I went to my 25th High School reunion this weekend. It was an eye-opening, life-affirming, clarifying experience.
I went into the reunion with a good deal of trepidation. As I've written elsewhere in this blog, I had the impression that I was an "unpopular geek" during High School (see http://timothychenallen.blogspot.com/2007/06/my-25th-high-school-reunion-this-friday.html). After 25 years, it turns out I was the only person in my High School who thought that. I showed up for the initial event on Friday night after flying in from Philadelphia, and had the embarrassing realization that I had problems recognizing even some of my closest friends. 25 years had changed all of us quite a lot. One of my best friends in school, Walter Mobley, was completely unrecognizable to me until he spoke, whereupon I recognized him immediately.
My next realization was that the changes of 25 years had left most of us a lot better looking than we were in High School. I decided that Brian Fournier had gotten to look exactly like Brian Fournier should have looked all along, for example.
I had interesting conversations with people I had been afraid to talk to in High School. After 25 years, these people had stopped being people for me and had started becoming concepts. I found myself saying to myself, "wow, I'm talking with THE Kristi Ransom", then realizing that Kristi is a person who has continued to live and grow for exactly the same amount of time as I have since graduation.
And I arrived at the conclusion that everyone, and I mean everyone, was so self-conscious in High School that it was impossible for us to have an accurate impression of what was really happening around us. As self-absorbed as I am now, I was MUCH more so in High School. We had all found personae that we hoped would work for us, trying out new stuff occasionally when we found that things didn't work. I believe that's what we've done since then as well. But I think that now that we're all in our forties we all seemed to have dropped a lot of the pretense and had come to accept the reality of our situations better.
I found that some of my most beloved teachers in High School were not so very beloved by many of my classmates. This came as a shock.
The first night I was one of the last to leave, sitting in a circle with Jeannie Landry, Laura Miller, and Mike Kelly, hashing out old times. They were three people I had known since I was nine years old. Good lord, that's 33 years now. Jeannie's husband Alexander was with us, and I was pleased with what a nice guy he was. I had been a little dismayed with how many of us had divorced-- it seemed like all but four of us out of the 50 or so attendees had divorced. Surprisingly, almost all had remarried, and they all seemed to be happy with their current spouses.
I went for a run the next morning with every intention of running to the end of my road and back. I ended up running through the entire town. Lumberton has grown so much in the last 25 years. We had one traffic light when I was here, and the High School I went to was newly constructed in our sophomore year. Now the schools have grown to have more buildings to house many more students. There are lots of restaurants (we had Sonic and the Wagon Wheel), an office building, and many more businesses in general. Just about everyone in the class had remarked on this, and how Lumberton had ceased to be our Lumberton about ten years ago.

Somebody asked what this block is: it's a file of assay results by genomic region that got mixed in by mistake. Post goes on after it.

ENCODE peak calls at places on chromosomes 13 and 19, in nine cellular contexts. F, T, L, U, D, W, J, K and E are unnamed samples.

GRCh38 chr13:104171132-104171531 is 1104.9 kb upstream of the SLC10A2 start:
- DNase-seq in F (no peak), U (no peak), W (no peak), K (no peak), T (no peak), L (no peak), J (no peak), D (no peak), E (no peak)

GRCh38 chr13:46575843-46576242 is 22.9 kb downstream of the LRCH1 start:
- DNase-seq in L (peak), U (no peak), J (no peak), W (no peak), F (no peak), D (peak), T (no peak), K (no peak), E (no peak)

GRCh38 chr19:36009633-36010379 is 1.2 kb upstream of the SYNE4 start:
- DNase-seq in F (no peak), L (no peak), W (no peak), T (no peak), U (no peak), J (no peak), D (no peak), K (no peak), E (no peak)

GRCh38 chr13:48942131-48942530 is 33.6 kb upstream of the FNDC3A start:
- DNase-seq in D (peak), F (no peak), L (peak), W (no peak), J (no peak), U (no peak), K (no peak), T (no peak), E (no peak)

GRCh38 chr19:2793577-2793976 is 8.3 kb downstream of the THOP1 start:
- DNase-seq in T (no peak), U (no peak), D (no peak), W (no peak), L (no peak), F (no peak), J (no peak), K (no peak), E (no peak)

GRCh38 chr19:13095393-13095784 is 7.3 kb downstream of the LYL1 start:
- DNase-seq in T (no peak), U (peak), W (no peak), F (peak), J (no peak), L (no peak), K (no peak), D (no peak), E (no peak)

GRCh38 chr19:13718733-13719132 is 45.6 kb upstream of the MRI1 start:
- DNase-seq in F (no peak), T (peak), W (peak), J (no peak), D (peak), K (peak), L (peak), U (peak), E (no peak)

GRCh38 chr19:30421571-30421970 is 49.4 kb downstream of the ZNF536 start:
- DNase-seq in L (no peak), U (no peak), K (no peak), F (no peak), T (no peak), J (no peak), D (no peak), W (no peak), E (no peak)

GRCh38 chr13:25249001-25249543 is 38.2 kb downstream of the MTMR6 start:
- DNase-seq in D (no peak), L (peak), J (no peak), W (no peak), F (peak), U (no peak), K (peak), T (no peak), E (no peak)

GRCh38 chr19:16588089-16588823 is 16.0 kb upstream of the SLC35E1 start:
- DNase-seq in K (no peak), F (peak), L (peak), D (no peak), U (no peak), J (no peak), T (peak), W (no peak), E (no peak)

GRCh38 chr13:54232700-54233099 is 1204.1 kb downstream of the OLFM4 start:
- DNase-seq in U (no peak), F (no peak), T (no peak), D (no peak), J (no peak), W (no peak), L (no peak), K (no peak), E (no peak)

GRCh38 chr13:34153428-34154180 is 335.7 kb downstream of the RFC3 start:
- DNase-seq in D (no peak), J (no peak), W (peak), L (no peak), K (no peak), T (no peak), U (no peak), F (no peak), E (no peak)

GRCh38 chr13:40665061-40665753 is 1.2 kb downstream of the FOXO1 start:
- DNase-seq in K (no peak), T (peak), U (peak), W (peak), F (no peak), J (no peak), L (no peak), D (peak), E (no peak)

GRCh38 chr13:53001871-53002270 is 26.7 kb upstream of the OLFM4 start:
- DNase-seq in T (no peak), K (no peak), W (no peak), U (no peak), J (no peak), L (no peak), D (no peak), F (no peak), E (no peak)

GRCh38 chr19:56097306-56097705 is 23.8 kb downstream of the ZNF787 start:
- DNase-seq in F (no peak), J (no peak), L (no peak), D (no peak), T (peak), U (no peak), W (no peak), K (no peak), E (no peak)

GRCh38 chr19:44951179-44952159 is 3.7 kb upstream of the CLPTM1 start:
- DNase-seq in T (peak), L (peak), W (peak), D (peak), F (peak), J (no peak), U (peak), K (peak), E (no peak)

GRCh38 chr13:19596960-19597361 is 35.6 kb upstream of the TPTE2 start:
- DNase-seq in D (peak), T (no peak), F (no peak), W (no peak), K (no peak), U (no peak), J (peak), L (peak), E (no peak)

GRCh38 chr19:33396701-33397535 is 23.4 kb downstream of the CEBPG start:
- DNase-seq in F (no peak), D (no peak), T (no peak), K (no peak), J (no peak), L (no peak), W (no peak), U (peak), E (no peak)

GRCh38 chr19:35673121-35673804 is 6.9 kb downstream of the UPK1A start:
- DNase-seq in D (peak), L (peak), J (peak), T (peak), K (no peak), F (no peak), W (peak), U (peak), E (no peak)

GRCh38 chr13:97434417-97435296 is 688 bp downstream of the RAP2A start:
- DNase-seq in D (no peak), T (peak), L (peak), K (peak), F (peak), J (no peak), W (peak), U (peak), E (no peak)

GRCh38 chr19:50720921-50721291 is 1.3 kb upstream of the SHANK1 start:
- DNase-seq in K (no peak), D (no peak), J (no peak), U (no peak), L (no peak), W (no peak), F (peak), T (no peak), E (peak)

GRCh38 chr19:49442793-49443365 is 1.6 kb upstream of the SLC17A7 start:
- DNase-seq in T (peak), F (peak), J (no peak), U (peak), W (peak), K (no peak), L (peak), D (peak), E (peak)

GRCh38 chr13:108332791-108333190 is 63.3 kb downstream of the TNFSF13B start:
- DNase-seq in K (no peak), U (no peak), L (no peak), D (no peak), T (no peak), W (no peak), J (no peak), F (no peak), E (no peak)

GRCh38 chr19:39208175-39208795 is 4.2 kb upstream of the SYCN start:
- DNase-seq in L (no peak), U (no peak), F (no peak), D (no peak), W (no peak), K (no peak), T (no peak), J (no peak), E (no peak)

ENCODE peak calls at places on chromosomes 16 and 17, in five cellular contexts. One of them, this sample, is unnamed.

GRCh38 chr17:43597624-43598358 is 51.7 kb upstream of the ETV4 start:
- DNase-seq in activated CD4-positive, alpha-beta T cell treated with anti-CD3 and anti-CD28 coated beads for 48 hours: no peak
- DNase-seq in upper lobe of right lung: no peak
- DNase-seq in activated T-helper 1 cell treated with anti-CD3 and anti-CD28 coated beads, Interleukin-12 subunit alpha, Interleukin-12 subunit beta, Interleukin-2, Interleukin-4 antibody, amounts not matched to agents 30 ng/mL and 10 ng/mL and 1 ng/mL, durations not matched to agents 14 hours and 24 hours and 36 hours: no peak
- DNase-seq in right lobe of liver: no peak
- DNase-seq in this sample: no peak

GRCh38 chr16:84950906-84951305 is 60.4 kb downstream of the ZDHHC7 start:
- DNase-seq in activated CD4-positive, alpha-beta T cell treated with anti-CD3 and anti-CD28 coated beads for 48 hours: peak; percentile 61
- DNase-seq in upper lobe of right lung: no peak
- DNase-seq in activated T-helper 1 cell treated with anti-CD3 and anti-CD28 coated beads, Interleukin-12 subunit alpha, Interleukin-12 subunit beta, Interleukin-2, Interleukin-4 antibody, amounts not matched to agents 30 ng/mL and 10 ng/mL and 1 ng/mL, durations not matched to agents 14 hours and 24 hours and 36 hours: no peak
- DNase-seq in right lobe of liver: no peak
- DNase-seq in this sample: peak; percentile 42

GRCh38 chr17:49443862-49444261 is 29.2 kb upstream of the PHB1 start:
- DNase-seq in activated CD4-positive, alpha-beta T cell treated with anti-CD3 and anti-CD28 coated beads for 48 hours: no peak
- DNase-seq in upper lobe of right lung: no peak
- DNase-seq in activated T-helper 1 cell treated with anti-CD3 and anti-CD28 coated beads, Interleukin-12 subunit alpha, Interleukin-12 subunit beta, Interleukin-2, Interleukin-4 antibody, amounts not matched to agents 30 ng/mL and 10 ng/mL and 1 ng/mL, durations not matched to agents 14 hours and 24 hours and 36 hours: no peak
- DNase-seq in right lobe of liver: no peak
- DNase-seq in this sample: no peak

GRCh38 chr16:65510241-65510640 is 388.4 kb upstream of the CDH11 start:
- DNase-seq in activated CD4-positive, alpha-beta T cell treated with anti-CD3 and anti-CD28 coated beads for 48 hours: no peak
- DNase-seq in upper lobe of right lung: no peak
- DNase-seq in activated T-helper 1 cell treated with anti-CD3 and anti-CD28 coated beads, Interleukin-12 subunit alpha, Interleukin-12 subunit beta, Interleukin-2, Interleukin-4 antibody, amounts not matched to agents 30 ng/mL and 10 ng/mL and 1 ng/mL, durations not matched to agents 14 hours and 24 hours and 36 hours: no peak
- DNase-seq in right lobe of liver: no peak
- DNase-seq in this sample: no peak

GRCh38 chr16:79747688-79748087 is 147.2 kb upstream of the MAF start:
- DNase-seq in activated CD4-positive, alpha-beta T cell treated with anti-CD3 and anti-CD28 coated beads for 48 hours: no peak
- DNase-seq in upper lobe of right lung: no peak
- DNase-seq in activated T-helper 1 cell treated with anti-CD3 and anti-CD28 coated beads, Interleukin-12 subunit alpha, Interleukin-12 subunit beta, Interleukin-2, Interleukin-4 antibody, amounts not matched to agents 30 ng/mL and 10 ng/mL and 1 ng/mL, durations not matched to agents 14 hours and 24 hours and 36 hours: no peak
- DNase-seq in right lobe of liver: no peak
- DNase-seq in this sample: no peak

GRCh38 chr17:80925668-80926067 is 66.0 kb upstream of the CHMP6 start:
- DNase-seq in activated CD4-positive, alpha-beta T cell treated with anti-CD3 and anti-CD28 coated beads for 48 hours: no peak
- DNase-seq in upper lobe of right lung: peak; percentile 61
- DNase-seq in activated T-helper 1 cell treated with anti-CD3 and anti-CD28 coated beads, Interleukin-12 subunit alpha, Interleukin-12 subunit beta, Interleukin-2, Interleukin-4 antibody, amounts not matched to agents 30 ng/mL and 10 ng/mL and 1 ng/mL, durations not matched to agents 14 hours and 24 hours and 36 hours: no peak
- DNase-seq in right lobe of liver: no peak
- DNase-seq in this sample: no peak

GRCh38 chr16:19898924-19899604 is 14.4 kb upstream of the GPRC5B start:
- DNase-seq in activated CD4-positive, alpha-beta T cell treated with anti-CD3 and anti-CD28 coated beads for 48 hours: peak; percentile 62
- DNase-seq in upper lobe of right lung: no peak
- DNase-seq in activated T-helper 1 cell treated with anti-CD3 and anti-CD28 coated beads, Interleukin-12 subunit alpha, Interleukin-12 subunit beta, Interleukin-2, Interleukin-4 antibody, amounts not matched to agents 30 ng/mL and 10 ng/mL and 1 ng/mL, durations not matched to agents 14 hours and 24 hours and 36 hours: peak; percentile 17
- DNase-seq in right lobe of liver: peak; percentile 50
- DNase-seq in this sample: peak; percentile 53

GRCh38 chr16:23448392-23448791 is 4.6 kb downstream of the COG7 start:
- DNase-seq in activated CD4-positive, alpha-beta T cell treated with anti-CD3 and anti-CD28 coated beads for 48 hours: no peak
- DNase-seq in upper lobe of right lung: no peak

I have to say that the kids in Lumberton sure looked and acted a lot like we did when I was a kid.
I hung out with Troy Soileau the second day for much of the day. We drove around and saw the entire town and then drove out to Lake Charles for a while. We caught up on our families of origin and the families we were building ourselves. Troy was one of the people who remained married to his original spouse, Pamela. They seemed to get along really well. As I listened to him talk, I thought about how all of us had fought our own personal battles, and how some of our most harrowing experiences had made us what we were. Every one of the 128 members of our graduating class had lived through the exact same number of days since graduation day, and many of those days were filled with crises, disappointments, and occasionally, triumphs.
The second night more people came and I was reunited with three of the four guys who I considered the Geek Crowd (Charles Johnson, Walter Mobley, Paul Smith, and Markel Kelly-- Markel couldn't make it), who I hung out with my last few years. They all seemed to have grown into their lives and were happy. They also seemed a lot less geeky now, more like three guys who had found their grooves.
I was elected "least changed boy". It was nice-- the question came up about who had changed least and just about everyone said my name.
I had a long conversation with Ginger Jenkins. She had become a journalist. I asked if she had done any other writing, and she discreetly said, yes, I wrote a novel. It made me feel really humble-- if I had written a novel, I'd probably have walked around saying, "nice to see you, I wrote a novel" to everyone. She spoke about what an amazing process it had been, and how she was working on another now. I was proud of her. I wanted to read her novel.
I stayed until the end, sitting around as the staff cleared the tables, talking with the Marianne Blackstock, Joy Carter, Paul Smith, Laura Miller, John Crowe, and Mark Mitchell. I think we were all a little in awe of what we had just done. We talked about doing it again in five years. I hope we do.